I had enough of Carrie Blomston’s “Newsprint” fabric (108 wide leftovers) to cover the back, and I ordered more of the Kona “Thistle” in this palette for the binding and for another project as well.

I can see other uses for this block—for sure. It could be made to highlight a printed fabric in a quilt for someone to whom the fabric would “speak.” Learning about using Sewline glue to hold the curves while one sews is an awesome trick.

I’ll use this picture to make a photo card to have on hand—I’ve been doing these cards for years now and use them for every purpose where I need to send a card.

Thank you Tara Faughnan for this beautiful project!

“My Bokeh” Quilt Project

with 3 comments

Turkey Tracks: February 21, 2021

“My Bokeh” Quilt Project

I finished this top last night—it’s 36 by 42. It is the 4th project in my online class with Tara Faughnan, hosted by Sewtopia’s Amy Newbold. Tara called her demonstration quilt “Bokeh.” I’m not going to post a picture of her work as I do not have her permission to do so and could not get a picture of her whole quilt anyway, just parts of it. She will post images of her Bokeh when she is ready to do so.

I looked up what “Bokeh” means and found it is a photographic term for pictures with deliberately manipulated fuzzy backgrounds with a sharp foreground image. Suddenly what Tara was attempting fell in to place for me. And I loved the transferring of that concept to fabric “pixels.”

I don’t think I’m done with this project. I have more fabric and could add more (I added white and cream here). I wasn’t sure how to think about color in the individual blocks, and now I would NOT line up strips of color but would work with light, medium, and dark blocks, but in a way where individual pops of color allow more “twinkling” in all of the blocks. The light blocks could almost always have a pop of dark color and the dark ones could pop with the bright fabrics. In that way the way the colors fall doesn’t necessarily matter. So I may start from a light center and work out to medium and dark blocks—but with patches of light blocks mixed in appropriately. It won’t be a large project. I just want to see if this way of thinking about the colors would work.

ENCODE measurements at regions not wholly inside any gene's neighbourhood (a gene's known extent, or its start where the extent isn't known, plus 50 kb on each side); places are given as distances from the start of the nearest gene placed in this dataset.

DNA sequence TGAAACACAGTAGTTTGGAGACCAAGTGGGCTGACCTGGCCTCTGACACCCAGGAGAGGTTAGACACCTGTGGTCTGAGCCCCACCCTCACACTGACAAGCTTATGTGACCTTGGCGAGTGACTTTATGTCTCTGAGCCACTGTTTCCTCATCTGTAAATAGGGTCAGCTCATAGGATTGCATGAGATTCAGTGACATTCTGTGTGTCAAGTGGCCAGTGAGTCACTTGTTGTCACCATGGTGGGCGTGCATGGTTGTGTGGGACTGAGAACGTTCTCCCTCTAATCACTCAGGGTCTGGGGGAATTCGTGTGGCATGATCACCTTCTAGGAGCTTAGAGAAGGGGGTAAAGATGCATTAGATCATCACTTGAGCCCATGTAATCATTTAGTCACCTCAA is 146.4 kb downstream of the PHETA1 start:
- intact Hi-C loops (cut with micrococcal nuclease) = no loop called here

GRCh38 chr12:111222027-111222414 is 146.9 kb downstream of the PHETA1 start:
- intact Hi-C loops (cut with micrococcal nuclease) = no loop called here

I do like my dark patches here—they seem to glow—and I didn’t expect that effect. I think that speaks to how well Tara chose these palette colors. I moved blocks around and moved them around, but still wound up with three places that butted up the same patches. Ugh!

Also, I’m finding that these clips I purchased (and included in a previous blog post), REALLY help with keeping all these seams perfectly aligned for sewing. So a big thumbs up for this product. I sew right up to the first prong and then hold the fabric with finger pressure as I slowly slide out the prong to near it’s end so I can keep sewing without hitting the metal of the prong. I also fold back the fabric to make sure the seams are nested correctly before inserting the prong at each seam.

What a fun project this is. Thank you Tara for this one. It’s been a real distraction from the required social distancing of the pandemic. And a joyful project for winter sewing.

Written by louisaenright

February 21, 2021 at 8:52 am

I LOVE the Tulip Hand-Sewing Needles

with one comment

Turkey Tracks: February 4, 2021